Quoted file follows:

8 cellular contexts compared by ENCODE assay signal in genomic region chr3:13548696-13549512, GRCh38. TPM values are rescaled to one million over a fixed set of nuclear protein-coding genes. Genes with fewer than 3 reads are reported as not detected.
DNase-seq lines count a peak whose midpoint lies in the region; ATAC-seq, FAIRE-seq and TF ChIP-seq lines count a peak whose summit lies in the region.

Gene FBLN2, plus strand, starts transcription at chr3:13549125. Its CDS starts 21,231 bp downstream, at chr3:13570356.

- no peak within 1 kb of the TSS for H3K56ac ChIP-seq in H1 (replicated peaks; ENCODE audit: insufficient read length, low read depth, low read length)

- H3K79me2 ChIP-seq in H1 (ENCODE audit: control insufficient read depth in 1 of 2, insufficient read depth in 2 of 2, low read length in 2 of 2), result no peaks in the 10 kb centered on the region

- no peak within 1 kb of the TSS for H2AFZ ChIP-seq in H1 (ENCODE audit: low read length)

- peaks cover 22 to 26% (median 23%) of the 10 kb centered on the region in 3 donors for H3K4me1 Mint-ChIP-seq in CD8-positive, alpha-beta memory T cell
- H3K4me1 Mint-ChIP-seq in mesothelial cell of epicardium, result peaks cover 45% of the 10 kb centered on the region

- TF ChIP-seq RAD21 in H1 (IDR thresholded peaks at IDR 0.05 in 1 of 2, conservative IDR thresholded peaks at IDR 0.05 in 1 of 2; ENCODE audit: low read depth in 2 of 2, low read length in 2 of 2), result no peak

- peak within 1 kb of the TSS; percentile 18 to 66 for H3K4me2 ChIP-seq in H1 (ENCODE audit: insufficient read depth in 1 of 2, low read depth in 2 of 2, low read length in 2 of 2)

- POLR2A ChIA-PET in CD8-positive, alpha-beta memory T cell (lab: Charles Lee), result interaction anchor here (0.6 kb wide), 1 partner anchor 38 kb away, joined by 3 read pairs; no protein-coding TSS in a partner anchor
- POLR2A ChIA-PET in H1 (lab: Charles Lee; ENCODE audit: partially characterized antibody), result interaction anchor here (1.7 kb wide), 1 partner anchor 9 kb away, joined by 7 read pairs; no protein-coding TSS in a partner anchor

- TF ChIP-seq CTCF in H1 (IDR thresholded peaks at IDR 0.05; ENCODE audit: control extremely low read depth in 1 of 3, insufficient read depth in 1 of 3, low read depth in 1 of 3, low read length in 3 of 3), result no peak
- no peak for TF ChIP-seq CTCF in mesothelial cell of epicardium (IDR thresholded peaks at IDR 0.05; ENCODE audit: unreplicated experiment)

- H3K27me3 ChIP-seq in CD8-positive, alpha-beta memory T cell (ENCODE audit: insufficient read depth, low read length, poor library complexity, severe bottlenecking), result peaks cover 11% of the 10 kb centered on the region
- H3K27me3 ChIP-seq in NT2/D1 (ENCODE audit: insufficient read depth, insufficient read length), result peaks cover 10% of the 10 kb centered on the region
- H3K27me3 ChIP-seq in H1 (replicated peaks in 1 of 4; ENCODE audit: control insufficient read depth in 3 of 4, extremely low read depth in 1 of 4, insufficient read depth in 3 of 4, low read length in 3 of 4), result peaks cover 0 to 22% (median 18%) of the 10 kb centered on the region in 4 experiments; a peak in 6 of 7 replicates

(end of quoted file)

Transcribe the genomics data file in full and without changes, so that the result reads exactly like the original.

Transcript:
8 cellular contexts compared by ENCODE assay signal in genomic region chr3:13548696-13549512, GRCh38. TPM values are rescaled to one million over a fixed set of nuclear protein-coding genes. Genes with fewer than 3 reads are reported as not detected.
DNase-seq lines count a peak whose midpoint lies in the region; ATAC-seq, FAIRE-seq and TF ChIP-seq lines count a peak whose summit lies in the region.

Gene FBLN2, plus strand, starts transcription at chr3:13549125. Its CDS starts 21,231 bp downstream, at chr3:13570356.

- no peak within 1 kb of the TSS for H3K56ac ChIP-seq in H1 (replicated peaks; ENCODE audit: insufficient read length, low read depth, low read length)

- H3K79me2 ChIP-seq in H1 (ENCODE audit: control insufficient read depth in 1 of 2, insufficient read depth in 2 of 2, low read length in 2 of 2), result no peaks in the 10 kb centered on the region

- no peak within 1 kb of the TSS for H2AFZ ChIP-seq in H1 (ENCODE audit: low read length)

- peaks cover 22 to 26% (median 23%) of the 10 kb centered on the region in 3 donors for H3K4me1 Mint-ChIP-seq in CD8-positive, alpha-beta memory T cell
- H3K4me1 Mint-ChIP-seq in mesothelial cell of epicardium, result peaks cover 45% of the 10 kb centered on the region

- TF ChIP-seq RAD21 in H1 (IDR thresholded peaks at IDR 0.05 in 1 of 2, conservative IDR thresholded peaks at IDR 0.05 in 1 of 2; ENCODE audit: low read depth in 2 of 2, low read length in 2 of 2), result no peak

- peak within 1 kb of the TSS; percentile 18 to 66 for H3K4me2 ChIP-seq in H1 (ENCODE audit: insufficient read depth in 1 of 2, low read depth in 2 of 2, low read length in 2 of 2)

- POLR2A ChIA-PET in CD8-positive, alpha-beta memory T cell (lab: Charles Lee), result interaction anchor here (0.6 kb wide), 1 partner anchor 38 kb away, joined by 3 read pairs; no protein-coding TSS in a partner anchor
- POLR2A ChIA-PET in H1 (lab: Charles Lee; ENCODE audit: partially characterized antibody), result interaction anchor here (1.7 kb wide), 1 partner anchor 9 kb away, joined by 7 read pairs; no protein-coding TSS in a partner anchor

- TF ChIP-seq CTCF in H1 (IDR thresholded peaks at IDR 0.05; ENCODE audit: control extremely low read depth in 1 of 3, insufficient read depth in 1 of 3, low read depth in 1 of 3, low read length in 3 of 3), result no peak
- no peak for TF ChIP-seq CTCF in mesothelial cell of epicardium (IDR thresholded peaks at IDR 0.05; ENCODE audit: unreplicated experiment)

- H3K27me3 ChIP-seq in CD8-positive, alpha-beta memory T cell (ENCODE audit: insufficient read depth, low read length, poor library complexity, severe bottlenecking), result peaks cover 11% of the 10 kb centered on the region
- H3K27me3 ChIP-seq in NT2/D1 (ENCODE audit: insufficient read depth, insufficient read length), result peaks cover 10% of the 10 kb centered on the region
- H3K27me3 ChIP-seq in H1 (replicated peaks in 1 of 4; ENCODE audit: control insufficient read depth in 3 of 4, extremely low read depth in 1 of 4, insufficient read depth in 3 of 4, low read length in 3 of 4), result peaks cover 0 to 22% (median 18%) of the 10 kb centered on the region in 4 experiments; a peak in 6 of 7 replicates